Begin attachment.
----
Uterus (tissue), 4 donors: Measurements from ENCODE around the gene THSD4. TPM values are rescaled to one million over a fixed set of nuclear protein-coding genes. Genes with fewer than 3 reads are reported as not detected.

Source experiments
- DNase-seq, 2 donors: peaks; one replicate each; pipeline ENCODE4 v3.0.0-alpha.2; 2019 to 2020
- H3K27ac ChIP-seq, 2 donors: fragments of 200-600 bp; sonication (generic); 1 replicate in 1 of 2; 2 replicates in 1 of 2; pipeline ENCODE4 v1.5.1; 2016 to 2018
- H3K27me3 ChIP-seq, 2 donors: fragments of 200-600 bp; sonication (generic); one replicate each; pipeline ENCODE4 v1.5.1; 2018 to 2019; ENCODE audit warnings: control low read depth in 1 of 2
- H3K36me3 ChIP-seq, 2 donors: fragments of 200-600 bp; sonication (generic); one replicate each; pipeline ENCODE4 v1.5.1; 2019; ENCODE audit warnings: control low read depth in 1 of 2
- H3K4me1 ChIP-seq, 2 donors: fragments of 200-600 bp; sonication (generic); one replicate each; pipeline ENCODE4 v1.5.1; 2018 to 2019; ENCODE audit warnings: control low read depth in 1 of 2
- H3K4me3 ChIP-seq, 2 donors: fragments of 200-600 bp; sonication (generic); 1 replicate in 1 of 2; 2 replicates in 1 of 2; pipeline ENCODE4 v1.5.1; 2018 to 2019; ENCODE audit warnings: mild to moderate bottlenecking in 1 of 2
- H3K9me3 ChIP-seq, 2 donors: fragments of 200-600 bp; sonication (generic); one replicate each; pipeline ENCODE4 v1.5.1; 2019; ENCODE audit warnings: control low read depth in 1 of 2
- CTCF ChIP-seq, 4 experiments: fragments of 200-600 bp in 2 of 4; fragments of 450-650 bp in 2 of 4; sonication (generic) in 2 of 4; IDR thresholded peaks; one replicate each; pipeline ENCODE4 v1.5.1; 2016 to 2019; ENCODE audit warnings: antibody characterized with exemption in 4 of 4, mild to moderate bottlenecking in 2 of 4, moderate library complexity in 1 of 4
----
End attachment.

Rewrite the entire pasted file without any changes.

Uterus (tissue), 4 donors: Measurements from ENCODE around the gene THSD4. TPM values are rescaled to one million over a fixed set of nuclear protein-coding genes. Genes with fewer than 3 reads are reported as not detected.

Source experiments
- DNase-seq, 2 donors: peaks; one replicate each; pipeline ENCODE4 v3.0.0-alpha.2; 2019 to 2020
- H3K27ac ChIP-seq, 2 donors: fragments of 200-600 bp; sonication (generic); 1 replicate in 1 of 2; 2 replicates in 1 of 2; pipeline ENCODE4 v1.5.1; 2016 to 2018
- H3K27me3 ChIP-seq, 2 donors: fragments of 200-600 bp; sonication (generic); one replicate each; pipeline ENCODE4 v1.5.1; 2018 to 2019; ENCODE audit warnings: control low read depth in 1 of 2
- H3K36me3 ChIP-seq, 2 donors: fragments of 200-600 bp; sonication (generic); one replicate each; pipeline ENCODE4 v1.5.1; 2019; ENCODE audit warnings: control low read depth in 1 of 2
- H3K4me1 ChIP-seq, 2 donors: fragments of 200-600 bp; sonication (generic); one replicate each; pipeline ENCODE4 v1.5.1; 2018 to 2019; ENCODE audit warnings: control low read depth in 1 of 2
- H3K4me3 ChIP-seq, 2 donors: fragments of 200-600 bp; sonication (generic); 1 replicate in 1 of 2; 2 replicates in 1 of 2; pipeline ENCODE4 v1.5.1; 2018 to 2019; ENCODE audit warnings: mild to moderate bottlenecking in 1 of 2
- H3K9me3 ChIP-seq, 2 donors: fragments of 200-600 bp; sonication (generic); one replicate each; pipeline ENCODE4 v1.5.1; 2019; ENCODE audit warnings: control low read depth in 1 of 2
- CTCF ChIP-seq, 4 experiments: fragments of 200-600 bp in 2 of 4; fragments of 450-650 bp in 2 of 4; sonication (generic) in 2 of 4; IDR thresholded peaks; one replicate each; pipeline ENCODE4 v1.5.1; 2016 to 2019; ENCODE audit warnings: antibody characterized with exemption in 4 of 4, mild to moderate bottlenecking in 2 of 4, moderate library complexity in 1 of 4